Tumor samples and patients. Ninety-four ductal invasive breast tumors were obtained from patients treated consecutively at the Hospital do Cancer A.C. Camargo from 1998 to 2001. Tumor samples were collected after informed consent and the institution's ethics committee approved the study. Median age at the time of diagnosis was 59.2 years and the median follow-up time was 78.2 months. Of the 94 patients analyzed, 20 developed distant metastases and 15 died during the follow-up period.
DNA methylation analysis. DNA was subjected to sodium bisulfite treatment using the “CpG Modification Kit” (Intergen, Serologicals). Aberrant DNA methylation was determined by the methylation-specific PCR ( 30). Methylation-specific PCR primers for region 1 were designed within a region comprising 22 CpG dinucleotides located −1,025 to −549 bp from the transcription start site. Primer sequences and amplification conditions are available upon request. Methylation-specific PCR primers and amplification conditions for region 2 were described previously ( 24). χ2 test or Fisher's exact test was used to examine the association between ADAM23 hypermethylation and clinicopathologic parameters. Disease-specific survival (from the date of initial diagnosis until death due to breast cancer or date of the last follow-up) and distant metastases–free survival (from the date of initial diagnosis until the date of diagnosis of metastases or date of the last follow-up) curves were calculated with Kaplan-Meier method. Log-rank test was used to assess statistical differences between groups. Multivariate analysis was carried out using Cox proportional hazards model (stepwise forward selection). All variables presenting P < 0.20 on the univariate analysis were selected for building a multiple model. For all tests, type I error (α) was established as 0.05 and results were considered statistically significant when P < 0.05.
Interaction between ADAM23 and αvβ3 negatively modulates αvβ3 integrin activation. The MDA-MB-435 cell line was selected to investigate whether ADAM23/αvβ3 interaction negatively modulates integrin activation, because this cell line expresses high levels of this integrin and has been extensively used as a model for αvβ3 activation ( 12, 13). Physical interactions between ADAM23 and αvβ3 integrin were originally described in neuroblastoma and astrocytoma human cell lines ( 22). To confirm that this interaction is also occurring in MDA-MB-435 cells, we used the disintegrin domain of the ADAM23 protein fused to GST to pull-down αvβ3 integrin from MDA-MB-435 lysates. A band corresponding to β3 integrin (90-100 kDa) was detected in extracts from beads containing ADAM23 disintegrin-GST but not in those derived from beads containing GST alone (Supplementary Fig. S1). Because αvβ3 is the only β3 integrin expressed in MDA-MB-435 cells, these results confirm the physical association between ADAM23 and αvβ3 integrin in this cell line.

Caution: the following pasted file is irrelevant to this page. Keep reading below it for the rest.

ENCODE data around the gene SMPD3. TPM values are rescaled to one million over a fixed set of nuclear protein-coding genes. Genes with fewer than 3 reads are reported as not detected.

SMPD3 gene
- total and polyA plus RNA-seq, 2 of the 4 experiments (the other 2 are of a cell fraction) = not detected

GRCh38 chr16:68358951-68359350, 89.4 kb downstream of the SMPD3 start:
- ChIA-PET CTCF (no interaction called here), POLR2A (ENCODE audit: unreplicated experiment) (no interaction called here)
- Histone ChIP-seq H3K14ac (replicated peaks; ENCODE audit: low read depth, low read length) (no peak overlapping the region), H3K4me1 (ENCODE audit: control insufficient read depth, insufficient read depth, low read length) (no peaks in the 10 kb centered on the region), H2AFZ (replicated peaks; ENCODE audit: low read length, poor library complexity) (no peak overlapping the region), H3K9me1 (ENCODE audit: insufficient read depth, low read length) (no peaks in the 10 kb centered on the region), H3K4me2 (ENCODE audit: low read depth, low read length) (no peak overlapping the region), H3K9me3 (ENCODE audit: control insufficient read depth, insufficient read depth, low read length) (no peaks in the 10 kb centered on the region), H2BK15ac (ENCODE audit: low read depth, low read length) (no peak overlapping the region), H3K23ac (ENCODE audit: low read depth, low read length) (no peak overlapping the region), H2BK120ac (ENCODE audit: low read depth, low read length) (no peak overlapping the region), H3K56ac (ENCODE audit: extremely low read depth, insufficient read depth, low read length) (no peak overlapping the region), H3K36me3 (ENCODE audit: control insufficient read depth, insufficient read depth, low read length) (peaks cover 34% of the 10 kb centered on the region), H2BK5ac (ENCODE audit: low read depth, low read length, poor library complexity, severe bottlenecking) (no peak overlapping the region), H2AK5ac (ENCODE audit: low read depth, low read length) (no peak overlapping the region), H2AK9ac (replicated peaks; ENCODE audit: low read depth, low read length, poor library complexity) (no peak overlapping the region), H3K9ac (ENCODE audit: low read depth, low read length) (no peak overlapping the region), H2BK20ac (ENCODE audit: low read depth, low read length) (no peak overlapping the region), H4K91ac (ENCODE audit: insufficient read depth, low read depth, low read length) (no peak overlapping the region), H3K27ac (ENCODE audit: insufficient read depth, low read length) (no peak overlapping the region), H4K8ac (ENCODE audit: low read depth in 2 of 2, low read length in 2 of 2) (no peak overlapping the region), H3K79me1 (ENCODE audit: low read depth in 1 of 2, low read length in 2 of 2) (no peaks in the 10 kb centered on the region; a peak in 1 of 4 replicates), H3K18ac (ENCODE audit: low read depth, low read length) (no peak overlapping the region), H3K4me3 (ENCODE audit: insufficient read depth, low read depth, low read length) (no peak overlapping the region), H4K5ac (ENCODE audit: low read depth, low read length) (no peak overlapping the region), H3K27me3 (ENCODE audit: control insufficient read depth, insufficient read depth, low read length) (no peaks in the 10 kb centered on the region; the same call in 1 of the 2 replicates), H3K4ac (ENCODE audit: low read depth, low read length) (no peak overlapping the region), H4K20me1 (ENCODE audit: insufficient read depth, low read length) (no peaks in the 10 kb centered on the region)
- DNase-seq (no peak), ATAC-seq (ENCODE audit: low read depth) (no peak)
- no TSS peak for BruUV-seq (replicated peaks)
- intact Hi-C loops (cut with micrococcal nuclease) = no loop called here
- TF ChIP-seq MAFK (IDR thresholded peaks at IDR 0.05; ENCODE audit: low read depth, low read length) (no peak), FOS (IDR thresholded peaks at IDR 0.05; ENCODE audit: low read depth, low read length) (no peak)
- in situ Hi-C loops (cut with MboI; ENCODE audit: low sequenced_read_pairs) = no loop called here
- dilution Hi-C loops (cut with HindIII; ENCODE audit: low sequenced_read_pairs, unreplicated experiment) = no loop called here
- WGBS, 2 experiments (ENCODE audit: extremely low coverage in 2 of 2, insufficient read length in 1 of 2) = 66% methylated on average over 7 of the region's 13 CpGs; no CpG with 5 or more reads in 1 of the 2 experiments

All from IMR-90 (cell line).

ADAM23 expression was then knocked down in the MDA-MB-435 cell line using shRNA and integrin activation was then measured by flow cytometry using a monoclonal antibody, which specifically recognizes αvβ3 integrin in the activated state. The MDA-MB-435 cell line was transfected with two different hairpin RNA constructs (shRNA-04 and shRNA-25) and stable clones for each construction were selected. Significant reduction of ADAM23 mRNA expression was observed for different clones transfected with the two different constructs when compared with the parental MDA-MB-435 cell line and with cells transfected with an empty vector ( Fig. 1A ). The morphology and growth rate of the two clones (shRNA-04 and shRNA-25) studied herein presented no differences that could be correlated with ADAM23 expression level and remained phenotypically stable in relation to ADAM23 expression (Supplementary Fig. S2).
Integrin activation was then measured by flow cytometry using the AP5 monoclonal antibody, which, in normal extracellular calcium levels, specifically recognizes αvβ3 integrin in the activated state. As a positive control for integrin activation, ADAM23-positive and knockdown cells were incubated with Mn2+, a global integrin activator, before flow cytometry analysis. The LM609 monoclonal antibody, which recognizes αvβ3 in both conformational states, was also used to evaluate whether ADAM23 knockdown could also interfere with αvβ3 expression levels. Flow cytometry analysis using LM609 and AP5 antibodies showed that ADAM23 knockdown cells display equivalent amounts of αvβ3 integrin at the cell surface, when compared with the parental cell line or with cell lines transfected with the empty vector, but have higher levels of activated αvβ3 ( Fig. 1B and C). Interestingly, the Mn2+ effect on integrin activation was more pronounced in the ADAM23 knockdown clones. Taken together, these results confirm our hypothesis that interaction between ADAM23 and αvβ3 negatively modulates αvβ3 integrin activation.